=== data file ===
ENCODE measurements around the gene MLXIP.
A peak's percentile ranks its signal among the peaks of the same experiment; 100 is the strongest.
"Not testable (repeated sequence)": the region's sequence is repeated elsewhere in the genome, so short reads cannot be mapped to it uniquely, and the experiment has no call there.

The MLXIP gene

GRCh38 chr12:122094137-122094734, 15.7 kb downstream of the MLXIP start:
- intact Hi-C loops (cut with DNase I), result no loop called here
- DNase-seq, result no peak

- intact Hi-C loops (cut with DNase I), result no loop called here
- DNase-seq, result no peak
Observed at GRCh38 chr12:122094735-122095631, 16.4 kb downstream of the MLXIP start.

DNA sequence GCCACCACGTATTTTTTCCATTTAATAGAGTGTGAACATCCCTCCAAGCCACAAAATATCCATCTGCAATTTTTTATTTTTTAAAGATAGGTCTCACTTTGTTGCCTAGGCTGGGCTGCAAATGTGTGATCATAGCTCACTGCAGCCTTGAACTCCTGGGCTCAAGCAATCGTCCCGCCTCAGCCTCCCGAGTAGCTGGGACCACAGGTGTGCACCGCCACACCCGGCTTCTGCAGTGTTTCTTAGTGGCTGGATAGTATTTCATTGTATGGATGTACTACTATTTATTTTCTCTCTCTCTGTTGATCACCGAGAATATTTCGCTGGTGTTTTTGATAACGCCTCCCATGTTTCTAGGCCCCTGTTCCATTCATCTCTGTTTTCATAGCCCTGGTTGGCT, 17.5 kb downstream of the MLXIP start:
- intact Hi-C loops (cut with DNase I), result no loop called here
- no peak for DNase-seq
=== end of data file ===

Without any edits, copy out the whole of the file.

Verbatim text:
ENCODE measurements around the gene MLXIP.
A peak's percentile ranks its signal among the peaks of the same experiment; 100 is the strongest.
"Not testable (repeated sequence)": the region's sequence is repeated elsewhere in the genome, so short reads cannot be mapped to it uniquely, and the experiment has no call there.

The MLXIP gene

GRCh38 chr12:122094137-122094734, 15.7 kb downstream of the MLXIP start:
- intact Hi-C loops (cut with DNase I), result no loop called here
- DNase-seq, result no peak

- intact Hi-C loops (cut with DNase I), result no loop called here
- DNase-seq, result no peak
Observed at GRCh38 chr12:122094735-122095631, 16.4 kb downstream of the MLXIP start.

DNA sequence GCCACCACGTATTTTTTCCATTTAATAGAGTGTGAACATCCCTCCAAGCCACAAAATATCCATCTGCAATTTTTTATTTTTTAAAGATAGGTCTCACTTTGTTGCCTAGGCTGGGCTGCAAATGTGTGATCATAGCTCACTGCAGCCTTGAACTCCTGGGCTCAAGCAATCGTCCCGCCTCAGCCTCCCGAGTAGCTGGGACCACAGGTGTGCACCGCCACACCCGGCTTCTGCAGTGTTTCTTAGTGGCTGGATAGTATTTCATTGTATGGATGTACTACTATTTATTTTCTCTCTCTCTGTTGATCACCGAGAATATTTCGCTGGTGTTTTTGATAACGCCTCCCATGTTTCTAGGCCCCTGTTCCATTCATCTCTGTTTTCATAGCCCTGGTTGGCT, 17.5 kb downstream of the MLXIP start:
- intact Hi-C loops (cut with DNase I), result no loop called here
- no peak for DNase-seq